Micro-G and bacterial machinery 


Breaking down the microbiology world one bite at a time

Micro-G and bacterial machinery 

We know that one of the most amazing things about microbes is that they are everywhere, and so it is not truly surprising that they are found associated with space-faring vehicles despite precautions. This is fascinating to us as through their presence on these “life-defying” vehicles, we get to discover the secret behind the presence and survival of microorganisms in space- an environment so extreme that life hesitates to reveal itself.

Space factors influencing (drastic) microbial responses for survival can take the form of galactic cosmic radiation, solar UV radiation, space vacuum and microgravity. This article is a small attempt to portray the impacts of microgravity on bacterial metabolism, or simply the inner machinery of those resilient bacteria.

What is “microgravity”?

Often dubbed as the micro-g (μg) environment, this is the gravity range seen on the International Space Station (ISS). NASA defines microgravity as the condition in which people or objects appear to be weightless

Space-faring vehicles have the super ability to navigate through extraterrestrial conditions like low gravity, which could generally distress any form of life. Since bacteria are very “tiny”, we might presume that they perhaps do not experience gravity,  but this is actually not true; like all organisms, they too face the adverse effects of altered gravity (in the form of microgravity) from that of terrestrial gravity when moving to space. This often occurs in the form of cellular stress that mostly conveys itself by altering the metabolism, overexpressing genes associated with starvation, enhancing transmembrane influx, forming biofilm, and even changing their virulence accordingly, as observed over the past 60 years.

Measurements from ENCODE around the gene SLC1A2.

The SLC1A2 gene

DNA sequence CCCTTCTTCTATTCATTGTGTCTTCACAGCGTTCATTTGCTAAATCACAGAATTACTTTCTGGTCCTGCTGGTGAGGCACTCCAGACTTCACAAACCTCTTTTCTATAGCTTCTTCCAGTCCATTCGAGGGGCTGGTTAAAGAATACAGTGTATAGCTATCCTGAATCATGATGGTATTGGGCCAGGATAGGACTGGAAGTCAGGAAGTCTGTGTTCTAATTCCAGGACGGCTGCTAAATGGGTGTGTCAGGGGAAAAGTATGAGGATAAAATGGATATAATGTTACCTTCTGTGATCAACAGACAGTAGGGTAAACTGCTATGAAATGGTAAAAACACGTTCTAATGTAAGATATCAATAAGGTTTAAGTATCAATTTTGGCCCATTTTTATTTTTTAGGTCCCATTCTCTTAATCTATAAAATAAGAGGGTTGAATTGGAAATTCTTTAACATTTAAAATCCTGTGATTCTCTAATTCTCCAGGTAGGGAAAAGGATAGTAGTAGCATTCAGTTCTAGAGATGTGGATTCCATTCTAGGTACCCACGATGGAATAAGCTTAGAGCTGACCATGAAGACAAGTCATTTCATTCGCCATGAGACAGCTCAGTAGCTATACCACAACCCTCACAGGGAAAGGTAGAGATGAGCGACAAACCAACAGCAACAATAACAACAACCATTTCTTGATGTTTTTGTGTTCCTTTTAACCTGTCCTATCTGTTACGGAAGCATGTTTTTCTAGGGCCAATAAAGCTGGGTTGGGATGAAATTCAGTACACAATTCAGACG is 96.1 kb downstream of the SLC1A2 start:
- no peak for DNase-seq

On earth, we (as its inhabitants) are invariably influenced by gravity, so much so that it is impossible to abolish even 1g of the gravitational force on the planet! This is why mimicking microgravity conditions is tough; and to imitate this microgravity, a “free fall” situation is created. 

Figure 1:  The image above depicts the concept of  “free fall” using the astronaut as the reference. Image source: By Jovana Andrejevic., 2018

What impact does microgravity have on bacteria?

But how can we mimic it? Well, Gayatri Sharma and her team (2022) propose performing experimental work on microgravity to be done in two ways: first on an actual spacecraft like the ISS, and/or second in Ground-Based Facilities (GBFs) that mimic microgravity. But beware- GBFs do not experience increased exposure to radiation unlike the actual spaceflights and therefore, both experimental designs do not always induce the same results. 

Microbes usually respond to changes in gravitational forces through mechano- transduction systems, or simply- the conversion of mechanical signals to cellular responses (gene expression, DNA supercoiling and so on). Incidentally, when stressed or in survival mode, each microbial species displays its specific responses, triggered by the induction of cryptic gene clusters. New molecules called secondary metabolites are then formed in unpredictable ways which help in homeostasis in cells. The effects of microgravity on secondary metabolism depend on the strain, growth condition, pathway utilized, or time course analyzed.

So far, the bacteria explored for space research are already those identified and explored as metabolite producers, and most of the secondary metabolites have been divulged as polyketides and non-ribosomal peptides.

Figure 2: Image source: microbiologynutsandbolts.co.uktt

Biofilm formation is a well-known response in space by the opportunistic Staphylococcus aureus, Escherichia coli and Pseudomonas aeruginosa, influenced by amino acid metabolism. The amino acid arginine, in particular, plays a dual role during spaceflight; to regulate biofilm formation and prevent oxidative stress.